• Book of the Damned Vol 1: Princes of Darkness – Deals with the Devils and Hell
  • Book of the Damned Vol 2: Lords of Chaos – Deals with the Demons and the Abyss, also has a little bit of information on the Qlippoth
  • Book of the Damned Vol 3: Horsemen of the Apocalypse – Deals with the Daemons and Abbadon

Compared to this, the Celestials have only just had a book announced for them. The book is called Chronicle of the Righteous, and covers all of the Celestial races. I will admit that it’s nice to see the Celestials finally getting some more support, but there’s still a large gap between the two side. Funnily enough, the fact that there’s only a small number of Neutral outsider races doesn’t really bother me, probably because it’s far less common for them to be required – While Fiends make excellent enemies, and Celestials make wonderful guides and allies (or the other way around if you’re playing as an evil party), there generally doesn’t seem to be as much call for the neutral ones. I think in the 24 Pathfinder Adventure Path books I’ve got, I’ve only seen one or two instances each with Inevitables and Aeons, a total of about 6 Axiomites (all in the same book) and not a single case of a Protean showing up. Fiends on the other hand have shown up in most Adventure Paths at least once, and often far more regularly. Shattered Star, the game I’m about to start running, has a complete glut of them.

So, is there a point to my rambling on this topic? I guess the answer is not really, I just find it interesting that there has been such a bias towards the evil side of the equation. Once again, I do understand that there will logically always be more Fiends than Celestials due to the fact that they’re needed as villains, but it seems strange to me that the gap is that large. I know I’m certainly not the only one, I’ve seen a number of threads on the Paizo message boards talking about this very topic. Some people have gone to the point that they’ve started creating their own celestial races in order to help balance it out.

One of the reasons I do find this situation so odd though, is that most of the outsider races can be created through the metamorphosis of a mortal soul that has fulfilled certain requirements. So if this is the case, why are there so many more evil outsiders? Are there just more evil people in this universe? Are the rules for getting into one of the good aligned planes just a little too strict? I guess it’s something we’ll never know the answer to unless the Pathfinder devs decide to clarify it one day.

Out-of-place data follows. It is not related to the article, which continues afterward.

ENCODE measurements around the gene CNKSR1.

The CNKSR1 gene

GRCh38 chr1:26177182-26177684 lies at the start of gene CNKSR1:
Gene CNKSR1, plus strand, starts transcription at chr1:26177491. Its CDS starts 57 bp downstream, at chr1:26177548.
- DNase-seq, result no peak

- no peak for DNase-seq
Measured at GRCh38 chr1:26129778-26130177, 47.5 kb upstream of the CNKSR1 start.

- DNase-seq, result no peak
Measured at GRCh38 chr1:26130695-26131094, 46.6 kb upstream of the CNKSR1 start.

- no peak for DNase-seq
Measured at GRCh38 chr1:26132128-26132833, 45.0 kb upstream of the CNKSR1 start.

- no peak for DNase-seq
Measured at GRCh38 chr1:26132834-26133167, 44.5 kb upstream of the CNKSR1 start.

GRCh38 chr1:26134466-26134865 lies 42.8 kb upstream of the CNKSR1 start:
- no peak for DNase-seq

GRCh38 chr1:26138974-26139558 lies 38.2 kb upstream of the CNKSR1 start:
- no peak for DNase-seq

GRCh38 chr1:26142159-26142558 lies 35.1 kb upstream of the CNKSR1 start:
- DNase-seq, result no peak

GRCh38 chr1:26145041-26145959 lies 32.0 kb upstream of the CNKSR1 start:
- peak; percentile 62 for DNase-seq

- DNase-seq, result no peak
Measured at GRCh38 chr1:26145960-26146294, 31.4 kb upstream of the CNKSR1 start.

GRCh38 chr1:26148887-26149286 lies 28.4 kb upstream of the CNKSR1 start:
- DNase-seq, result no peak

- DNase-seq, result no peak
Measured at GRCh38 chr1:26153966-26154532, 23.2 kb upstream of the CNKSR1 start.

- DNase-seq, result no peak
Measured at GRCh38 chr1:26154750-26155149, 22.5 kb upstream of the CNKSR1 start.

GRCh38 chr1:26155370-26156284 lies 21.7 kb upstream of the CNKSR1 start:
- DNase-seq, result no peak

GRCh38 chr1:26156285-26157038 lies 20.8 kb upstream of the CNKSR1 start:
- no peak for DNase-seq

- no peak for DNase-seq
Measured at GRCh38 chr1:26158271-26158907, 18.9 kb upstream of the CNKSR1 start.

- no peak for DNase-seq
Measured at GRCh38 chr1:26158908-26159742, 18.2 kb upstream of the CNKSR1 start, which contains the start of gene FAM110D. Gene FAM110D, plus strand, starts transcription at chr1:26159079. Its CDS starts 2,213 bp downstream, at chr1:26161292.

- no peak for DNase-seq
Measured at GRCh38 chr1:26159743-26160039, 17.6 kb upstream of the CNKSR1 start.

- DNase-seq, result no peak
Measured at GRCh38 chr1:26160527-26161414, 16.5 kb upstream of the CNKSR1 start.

Personally I hope that the Celestials keep getting more support. When it comes to listening to their player base and giving them what they want, Paizo are certainly one of the most willing companies I’ve seen. The devs are always popping up on the message boards when people are throwing ideas around, discussing what makes them decide to create certain books and so on. So I guess if enough people keep calling for it, we’ll get more Celestials. Especially if Chronicles of the Righteous sells well. One thing that holds true in any industry that relies on selling you a product, voting with your wallet is often the most effective way of getting your point across.

I suppose one of the reasons I’d really like there to be more Celestials is that Project Helleborus, my homebrew Pathfinder campaign setting, has a lot of interaction with the outsiders, and I’d like to be able to provide as much variety within the good as the evil outsider characters that may appear. Still, one of the great things about role-playing games is that they are infinitely customisable. If I ever really feel it’s a problem, I can always create my own races, or go and find others that people have made to insert into my game. There’s always hope that Paizo will produce more material for them as well, like I said earlier, the fact that Chronicles of the Righteous has been produced is a good sign of potential things to come.

That’s it from me for now. I’m hoping to get back to working on my campaign settings soon, so hopefully I’ll have some more Cooking the Cosmos updates soon. Otherwise I’ve got some more characters to write-up, a few products to review, and as always there’s more random topics for me to write about (for the most part they’ll be less focussed on specific games than this one was). There’s also some potentially exciting events coming up in the next few weeks that may have some effects on the blog, but I can’t really say too much about that until I find out some more details.

So, until next time, keep the dice rolling.

—————————————————————————————————————————————————————————–

As this update was written over two nights, I was listening to a couple of different things while writing it.

The first part was written while listening to the album Satyriasis – Somewhere Between Equilibrium and Nihilism. This is a split album. Three of the eight songs are by Ordo Rosarius Equilibrio, while another three are by Spiritual Front. The last two songs are collaborations, which each band writing one song that features the other. As I mentioned at the stat of this update, my favourite song from this album is by far Hell is Where the Heart Is (The Gospel of Tomas). You can listen to it here.

The second part of this update was written while listening to Seether, specifically their last two albums, Finding Beauty in the Negative Spaces and Holding Onto Strings Better Left To Fray. I’ve had a long-term love of Seether’s music going back to my trip to New Zealand when I was 15, when the niece of one of the families I stayed with gave me their albums Disclaimer and Karma and Effect.